The story of Caretti’s Forced Bride, which just came out this week in the U.S., consumed me for six months after my second baby was born.
Caretti’s Forced Bride is a secret baby story. So secret, in fact, that there’s no mention of it anywhere on the cover. It’s a twist you won’t discover until chapter two. But it’s so important, I thought you should know.
The idea of a mother giving up her own happiness to give her child a good future first occurred to me when, as a newborn, my baby was in intensive care with a respiratory illness. For a few days, I was a very scared mother and would have done anything, absolutely anything, to make him safe and healthy and happy.
He’s fine now—running around on chubby legs and laughing his joyful baby laugh and loudly screeching and kicking out his newly acquired skill, the Toddler Tantrum. But for those long hours at his bedside and the weeks after we brought him back home, I couldn’t stop thinking…
What would I do to protect him?
What would I sacrifice to give him a good life?
The answer is, I’d have been willing to do anything. Sacrifice my own happiness for his? You bet.
Princess Isabelle is no different. When she was barely eighteen, Isabelle—the most beautiful, adored princess in the world—fell in love with a poor Italian-American mechanic with a rough background. Her family forced the young couple apart, and then Isabelle discovered she was pregnant with his child. To hide the scandal, her beloved elder brother and his wife passed off the baby as their own. But ten years later, the adoptive parents are dead, and the little boy has been kidnapped. There’s only one man powerful and ruthless enough to help Isabelle...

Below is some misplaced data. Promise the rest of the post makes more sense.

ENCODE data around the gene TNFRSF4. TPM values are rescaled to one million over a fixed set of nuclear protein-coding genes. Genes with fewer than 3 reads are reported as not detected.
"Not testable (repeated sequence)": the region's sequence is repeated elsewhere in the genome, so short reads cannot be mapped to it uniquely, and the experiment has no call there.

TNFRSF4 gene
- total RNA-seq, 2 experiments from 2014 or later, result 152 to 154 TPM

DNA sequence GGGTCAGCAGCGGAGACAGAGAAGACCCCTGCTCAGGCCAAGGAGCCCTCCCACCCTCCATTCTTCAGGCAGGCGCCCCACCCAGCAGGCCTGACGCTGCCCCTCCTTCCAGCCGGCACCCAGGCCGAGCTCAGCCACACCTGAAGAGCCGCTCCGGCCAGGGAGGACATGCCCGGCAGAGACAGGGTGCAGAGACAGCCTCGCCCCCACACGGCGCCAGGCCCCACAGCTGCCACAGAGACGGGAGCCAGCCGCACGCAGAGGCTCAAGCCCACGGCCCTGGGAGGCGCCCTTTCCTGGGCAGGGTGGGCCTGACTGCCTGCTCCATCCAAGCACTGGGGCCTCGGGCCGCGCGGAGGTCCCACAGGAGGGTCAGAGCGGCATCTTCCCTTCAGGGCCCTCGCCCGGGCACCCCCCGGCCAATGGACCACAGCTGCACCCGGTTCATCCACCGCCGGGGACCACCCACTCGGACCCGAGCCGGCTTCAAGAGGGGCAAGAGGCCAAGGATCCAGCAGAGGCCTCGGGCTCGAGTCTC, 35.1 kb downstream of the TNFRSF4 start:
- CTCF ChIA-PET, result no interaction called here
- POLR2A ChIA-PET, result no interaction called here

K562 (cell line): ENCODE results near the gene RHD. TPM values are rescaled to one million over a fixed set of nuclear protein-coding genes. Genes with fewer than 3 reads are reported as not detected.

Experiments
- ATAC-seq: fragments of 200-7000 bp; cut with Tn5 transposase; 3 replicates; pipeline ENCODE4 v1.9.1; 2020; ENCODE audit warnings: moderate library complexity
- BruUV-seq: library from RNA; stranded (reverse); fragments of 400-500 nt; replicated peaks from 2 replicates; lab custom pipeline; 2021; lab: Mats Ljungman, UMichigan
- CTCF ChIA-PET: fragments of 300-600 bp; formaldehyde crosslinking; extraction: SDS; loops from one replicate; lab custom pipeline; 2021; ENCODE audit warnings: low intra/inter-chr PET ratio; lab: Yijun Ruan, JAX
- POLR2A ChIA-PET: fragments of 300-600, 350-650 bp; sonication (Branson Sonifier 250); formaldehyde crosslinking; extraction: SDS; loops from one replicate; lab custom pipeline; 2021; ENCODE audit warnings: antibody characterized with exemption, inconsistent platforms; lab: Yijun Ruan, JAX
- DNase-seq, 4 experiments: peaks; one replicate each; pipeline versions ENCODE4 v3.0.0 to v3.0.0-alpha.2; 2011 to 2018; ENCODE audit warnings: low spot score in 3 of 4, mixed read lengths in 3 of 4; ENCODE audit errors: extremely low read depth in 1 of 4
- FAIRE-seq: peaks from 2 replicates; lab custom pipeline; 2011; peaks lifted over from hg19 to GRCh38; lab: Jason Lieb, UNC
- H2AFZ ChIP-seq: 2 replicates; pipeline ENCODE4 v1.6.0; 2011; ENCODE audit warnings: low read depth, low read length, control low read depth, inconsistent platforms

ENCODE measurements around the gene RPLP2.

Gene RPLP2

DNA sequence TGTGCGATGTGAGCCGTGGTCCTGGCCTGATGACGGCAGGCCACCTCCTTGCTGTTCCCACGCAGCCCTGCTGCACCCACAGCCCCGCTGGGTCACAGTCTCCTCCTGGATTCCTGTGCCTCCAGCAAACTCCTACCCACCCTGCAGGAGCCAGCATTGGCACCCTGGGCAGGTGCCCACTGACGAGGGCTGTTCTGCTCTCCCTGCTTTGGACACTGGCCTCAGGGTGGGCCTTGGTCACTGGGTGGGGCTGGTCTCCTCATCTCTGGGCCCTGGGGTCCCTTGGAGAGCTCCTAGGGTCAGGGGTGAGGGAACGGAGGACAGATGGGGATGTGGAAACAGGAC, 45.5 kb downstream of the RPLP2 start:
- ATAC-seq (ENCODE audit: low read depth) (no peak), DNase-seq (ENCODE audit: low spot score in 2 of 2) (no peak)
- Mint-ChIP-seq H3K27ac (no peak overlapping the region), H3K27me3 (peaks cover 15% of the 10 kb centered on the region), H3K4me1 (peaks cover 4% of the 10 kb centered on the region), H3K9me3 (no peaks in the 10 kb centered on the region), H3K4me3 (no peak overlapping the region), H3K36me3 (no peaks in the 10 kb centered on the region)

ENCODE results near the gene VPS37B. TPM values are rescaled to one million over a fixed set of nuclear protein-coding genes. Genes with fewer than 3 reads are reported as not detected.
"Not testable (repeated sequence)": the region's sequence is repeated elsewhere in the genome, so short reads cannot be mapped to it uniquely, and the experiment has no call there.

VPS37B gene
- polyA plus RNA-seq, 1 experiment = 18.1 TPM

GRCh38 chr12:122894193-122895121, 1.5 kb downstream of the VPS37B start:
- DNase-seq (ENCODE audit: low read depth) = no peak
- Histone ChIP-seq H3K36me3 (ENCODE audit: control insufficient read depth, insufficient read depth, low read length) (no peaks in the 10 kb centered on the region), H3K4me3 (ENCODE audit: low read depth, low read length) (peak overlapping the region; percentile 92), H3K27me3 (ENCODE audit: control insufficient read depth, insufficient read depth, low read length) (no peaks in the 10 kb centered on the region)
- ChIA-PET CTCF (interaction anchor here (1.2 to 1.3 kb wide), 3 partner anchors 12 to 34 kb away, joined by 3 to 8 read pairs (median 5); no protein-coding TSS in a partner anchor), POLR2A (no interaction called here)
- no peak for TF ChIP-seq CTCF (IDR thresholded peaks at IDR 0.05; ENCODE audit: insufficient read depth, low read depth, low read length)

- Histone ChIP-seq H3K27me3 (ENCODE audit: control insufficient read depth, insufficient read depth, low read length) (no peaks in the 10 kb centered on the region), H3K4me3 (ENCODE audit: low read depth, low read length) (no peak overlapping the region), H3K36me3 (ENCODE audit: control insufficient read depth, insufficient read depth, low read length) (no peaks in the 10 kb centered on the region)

Paolo Caretti, now a self-made billionaire, remembers Isabelle as the princess he loved in his naïve youth, the girl who mockingly scorned his offer of marriage. He despises her but never stopped wanting her. He agrees to help Isabelle find her nephew, but only if she is his one-night mistress. She agrees to his terms, but she's terrified. She’s never gotten over loving Paolo. And if he finds out the truth about their little boy--who's now king of Isabelle's country--their young son might lose everything.
I loved this story, written in bits of time stolen between midnight feedings, in that hazy half-awake, half-dreaming state that I'm sure all mothers can remember. Their story is ten years of hatred and passion set on fire, and my fingers burned as I wrote it.
One last thing. Thinking back on those first few weeks of my son’s life, I just have to say thank you to three writers, two of whom I've never even met. They wrote a Superromance anthology called Once Upon a Christmas in December 2006.
Sitting by my baby’s bedside those long hours in the hospital, listening to his ragged breathing and the constant beeps of the hospital equipment, with only the dull gray light of January seeping through the windows, this book was my escape. For a few hours, their stories helped me forget to be afraid. They made me feel like everything was going to be all right.
And it was.
Being a princess is never what it’s really cracked up to be, is it? Maybe if you’re seduced by the right prince... To learn more about Caretti’s Forced Bride, read the reviews, or get a quick, easy version of the fettuccine alfredo recipe Princess Isabelle learns to make in Rome, please visit www.jennielucas.com.